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DIME NOVEL: Cheap or sensationalist publications, especially the series begun by E. F. Beadle in 1860--consisting of reprints of thrilling tales, violent action, brief romance, and episodes from famous wars and dramatic historical periods such as the American Civil War or the Frontier period. These dime novels were usually paperbound and sold for 10 cents in the 1920s in America, hence the common nick-name (Shipley 169). The first major example was Ann Sophia's Stephens's Malaeska: The Indian Wife of the White Hunter, which sold over 300,000 copies in 1860 and remained immensely popular for a decade. Other famous authors who produced dime novels included Edward L. Wheeler, who created "Deadwood Dick," and J. R. Coryell, who created "Nick Carter," a detective who appeared in over one thousand separate short stories written by a dozen ghost writers up through the 1960s (Holman 162). Also called a (for the cheap paper it was printed on), the dime novel as a mass market publication was the next generation of the earlier British "" of previous years.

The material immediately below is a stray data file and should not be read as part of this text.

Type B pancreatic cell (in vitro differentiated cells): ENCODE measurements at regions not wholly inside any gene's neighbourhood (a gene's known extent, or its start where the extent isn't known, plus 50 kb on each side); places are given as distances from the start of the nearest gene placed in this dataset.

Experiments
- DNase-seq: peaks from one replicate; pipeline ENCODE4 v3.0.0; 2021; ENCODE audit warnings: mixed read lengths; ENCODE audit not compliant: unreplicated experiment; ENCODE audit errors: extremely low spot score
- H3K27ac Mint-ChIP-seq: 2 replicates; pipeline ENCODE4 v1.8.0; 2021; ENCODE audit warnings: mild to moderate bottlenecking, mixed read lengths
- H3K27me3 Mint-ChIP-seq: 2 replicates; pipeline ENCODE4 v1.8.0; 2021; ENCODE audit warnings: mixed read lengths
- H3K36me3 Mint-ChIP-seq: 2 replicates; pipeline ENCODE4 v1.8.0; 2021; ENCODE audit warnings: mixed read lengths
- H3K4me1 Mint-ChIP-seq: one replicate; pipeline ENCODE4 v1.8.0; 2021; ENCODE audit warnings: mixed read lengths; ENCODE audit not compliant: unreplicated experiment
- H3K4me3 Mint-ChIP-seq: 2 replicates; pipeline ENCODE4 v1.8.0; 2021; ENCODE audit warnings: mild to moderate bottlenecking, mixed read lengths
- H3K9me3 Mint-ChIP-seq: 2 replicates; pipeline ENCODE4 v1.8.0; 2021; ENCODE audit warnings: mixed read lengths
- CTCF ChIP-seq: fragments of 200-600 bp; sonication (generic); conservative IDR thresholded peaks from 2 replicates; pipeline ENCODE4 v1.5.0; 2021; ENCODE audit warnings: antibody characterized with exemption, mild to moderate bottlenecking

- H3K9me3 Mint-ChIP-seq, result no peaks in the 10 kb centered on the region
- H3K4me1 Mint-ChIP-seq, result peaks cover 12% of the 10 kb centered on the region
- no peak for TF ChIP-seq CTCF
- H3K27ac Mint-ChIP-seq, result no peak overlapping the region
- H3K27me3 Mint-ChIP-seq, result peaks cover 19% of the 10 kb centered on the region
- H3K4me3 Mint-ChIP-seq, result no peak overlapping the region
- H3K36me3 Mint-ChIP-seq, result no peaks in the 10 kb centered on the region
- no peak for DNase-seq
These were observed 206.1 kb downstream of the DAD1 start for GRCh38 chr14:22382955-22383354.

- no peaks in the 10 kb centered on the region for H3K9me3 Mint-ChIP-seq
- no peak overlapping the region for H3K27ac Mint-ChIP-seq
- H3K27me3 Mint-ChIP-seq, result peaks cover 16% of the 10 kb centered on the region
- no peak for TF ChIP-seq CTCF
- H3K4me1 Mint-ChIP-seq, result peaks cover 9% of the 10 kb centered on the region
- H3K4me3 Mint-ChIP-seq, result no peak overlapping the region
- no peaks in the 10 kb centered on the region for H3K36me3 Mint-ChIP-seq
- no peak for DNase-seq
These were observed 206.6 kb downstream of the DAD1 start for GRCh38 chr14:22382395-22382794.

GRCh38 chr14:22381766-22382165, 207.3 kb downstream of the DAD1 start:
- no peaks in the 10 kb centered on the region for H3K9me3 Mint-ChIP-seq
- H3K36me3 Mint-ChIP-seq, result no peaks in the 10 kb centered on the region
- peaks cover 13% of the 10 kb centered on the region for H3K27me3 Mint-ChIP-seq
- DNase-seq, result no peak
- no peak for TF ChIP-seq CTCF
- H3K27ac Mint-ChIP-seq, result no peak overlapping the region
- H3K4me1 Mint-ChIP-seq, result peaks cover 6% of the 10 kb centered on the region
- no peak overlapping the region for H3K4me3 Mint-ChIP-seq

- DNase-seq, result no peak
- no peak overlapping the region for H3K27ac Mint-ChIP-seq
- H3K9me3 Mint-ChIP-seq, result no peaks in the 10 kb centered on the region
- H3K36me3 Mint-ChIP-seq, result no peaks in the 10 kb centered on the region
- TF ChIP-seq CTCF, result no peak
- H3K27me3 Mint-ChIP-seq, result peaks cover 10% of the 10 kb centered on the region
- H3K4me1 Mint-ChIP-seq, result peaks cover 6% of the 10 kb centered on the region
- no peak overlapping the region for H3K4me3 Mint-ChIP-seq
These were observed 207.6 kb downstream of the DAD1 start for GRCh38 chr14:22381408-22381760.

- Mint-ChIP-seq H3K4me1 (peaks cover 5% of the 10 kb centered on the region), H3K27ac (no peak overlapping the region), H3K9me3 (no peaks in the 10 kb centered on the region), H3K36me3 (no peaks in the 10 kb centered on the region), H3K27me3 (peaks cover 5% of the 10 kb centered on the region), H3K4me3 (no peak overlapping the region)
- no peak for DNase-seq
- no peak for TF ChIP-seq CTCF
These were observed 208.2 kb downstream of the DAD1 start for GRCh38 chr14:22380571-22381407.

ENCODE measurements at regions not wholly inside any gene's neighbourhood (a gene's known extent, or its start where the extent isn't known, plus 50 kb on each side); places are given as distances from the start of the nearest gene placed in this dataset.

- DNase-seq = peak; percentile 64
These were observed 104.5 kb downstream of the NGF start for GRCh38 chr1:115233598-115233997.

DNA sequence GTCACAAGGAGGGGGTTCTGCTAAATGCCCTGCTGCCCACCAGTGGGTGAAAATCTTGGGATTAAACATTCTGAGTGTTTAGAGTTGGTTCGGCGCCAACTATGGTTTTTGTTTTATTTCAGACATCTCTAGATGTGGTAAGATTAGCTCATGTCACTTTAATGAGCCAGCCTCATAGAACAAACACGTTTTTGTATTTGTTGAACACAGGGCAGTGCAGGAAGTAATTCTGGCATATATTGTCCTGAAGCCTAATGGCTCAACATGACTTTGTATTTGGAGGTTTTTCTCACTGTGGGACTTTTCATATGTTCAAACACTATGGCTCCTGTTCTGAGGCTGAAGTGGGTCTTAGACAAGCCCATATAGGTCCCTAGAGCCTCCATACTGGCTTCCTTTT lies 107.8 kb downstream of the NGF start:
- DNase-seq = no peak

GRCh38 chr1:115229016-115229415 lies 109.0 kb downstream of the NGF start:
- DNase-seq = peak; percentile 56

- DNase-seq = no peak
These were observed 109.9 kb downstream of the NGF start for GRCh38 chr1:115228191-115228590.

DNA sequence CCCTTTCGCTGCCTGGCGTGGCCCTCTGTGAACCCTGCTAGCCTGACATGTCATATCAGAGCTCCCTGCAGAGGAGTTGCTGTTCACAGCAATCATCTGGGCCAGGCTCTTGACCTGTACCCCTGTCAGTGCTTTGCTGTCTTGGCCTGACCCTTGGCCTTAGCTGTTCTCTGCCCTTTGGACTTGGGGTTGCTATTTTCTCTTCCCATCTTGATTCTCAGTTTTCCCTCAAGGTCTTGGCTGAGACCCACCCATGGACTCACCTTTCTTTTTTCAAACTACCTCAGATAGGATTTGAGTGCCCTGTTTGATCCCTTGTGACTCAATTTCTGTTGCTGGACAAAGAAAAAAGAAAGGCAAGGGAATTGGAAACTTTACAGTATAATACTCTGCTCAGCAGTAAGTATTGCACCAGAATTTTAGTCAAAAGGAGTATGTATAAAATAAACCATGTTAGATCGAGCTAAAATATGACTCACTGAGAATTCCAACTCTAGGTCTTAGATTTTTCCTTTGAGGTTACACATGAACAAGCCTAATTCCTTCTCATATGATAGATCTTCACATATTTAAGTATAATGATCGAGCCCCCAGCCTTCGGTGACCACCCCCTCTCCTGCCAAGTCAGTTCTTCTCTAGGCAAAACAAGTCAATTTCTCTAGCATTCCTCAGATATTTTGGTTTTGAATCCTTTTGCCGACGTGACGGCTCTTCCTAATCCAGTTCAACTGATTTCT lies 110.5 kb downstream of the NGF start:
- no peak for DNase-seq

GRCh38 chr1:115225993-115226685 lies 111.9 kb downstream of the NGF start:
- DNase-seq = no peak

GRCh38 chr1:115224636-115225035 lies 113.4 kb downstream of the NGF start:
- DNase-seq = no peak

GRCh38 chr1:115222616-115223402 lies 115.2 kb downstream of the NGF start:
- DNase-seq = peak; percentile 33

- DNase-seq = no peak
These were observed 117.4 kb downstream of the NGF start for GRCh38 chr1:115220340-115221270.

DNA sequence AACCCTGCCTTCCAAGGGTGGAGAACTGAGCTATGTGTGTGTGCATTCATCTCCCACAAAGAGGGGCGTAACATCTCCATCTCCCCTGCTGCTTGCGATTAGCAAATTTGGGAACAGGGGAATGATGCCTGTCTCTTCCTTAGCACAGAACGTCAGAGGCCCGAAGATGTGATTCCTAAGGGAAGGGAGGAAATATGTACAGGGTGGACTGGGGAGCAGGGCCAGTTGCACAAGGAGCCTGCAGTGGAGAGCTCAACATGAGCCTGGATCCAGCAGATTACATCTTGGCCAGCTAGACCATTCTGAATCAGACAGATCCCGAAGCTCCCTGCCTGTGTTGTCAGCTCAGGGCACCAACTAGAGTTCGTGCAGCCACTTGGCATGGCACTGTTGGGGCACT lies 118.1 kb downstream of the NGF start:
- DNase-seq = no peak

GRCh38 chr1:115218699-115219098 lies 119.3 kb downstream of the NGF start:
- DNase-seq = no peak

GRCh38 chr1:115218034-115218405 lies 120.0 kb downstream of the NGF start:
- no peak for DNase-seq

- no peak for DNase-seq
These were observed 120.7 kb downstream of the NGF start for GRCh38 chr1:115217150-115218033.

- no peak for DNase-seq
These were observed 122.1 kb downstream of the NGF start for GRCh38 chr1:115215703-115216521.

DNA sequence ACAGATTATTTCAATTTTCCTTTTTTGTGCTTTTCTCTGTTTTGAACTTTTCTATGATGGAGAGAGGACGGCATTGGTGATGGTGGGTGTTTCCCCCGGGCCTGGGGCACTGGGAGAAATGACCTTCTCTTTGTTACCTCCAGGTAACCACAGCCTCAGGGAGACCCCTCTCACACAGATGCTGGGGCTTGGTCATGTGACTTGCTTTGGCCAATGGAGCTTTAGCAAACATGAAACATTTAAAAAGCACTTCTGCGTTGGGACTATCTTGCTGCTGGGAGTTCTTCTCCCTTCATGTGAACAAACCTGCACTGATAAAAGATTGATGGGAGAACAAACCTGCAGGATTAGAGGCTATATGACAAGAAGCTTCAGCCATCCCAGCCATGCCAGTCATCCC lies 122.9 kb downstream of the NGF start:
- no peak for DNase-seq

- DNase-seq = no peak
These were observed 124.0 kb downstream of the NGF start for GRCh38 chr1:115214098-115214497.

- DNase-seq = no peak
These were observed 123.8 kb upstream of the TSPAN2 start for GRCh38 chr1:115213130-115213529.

DAGGER: Another term for the symbol obelisk. See .
This descent is often called katabasis in Greek mystery religions.
Chunking: placing all of the information for each individual subject in one place (chunk), and then using similarities as transitions.
DOSBARTH MORGANNWG: See discussion under .
Piecing: giving pieces of the information for each individual subject in each paragraph—arranging the information by topic rather than by subject.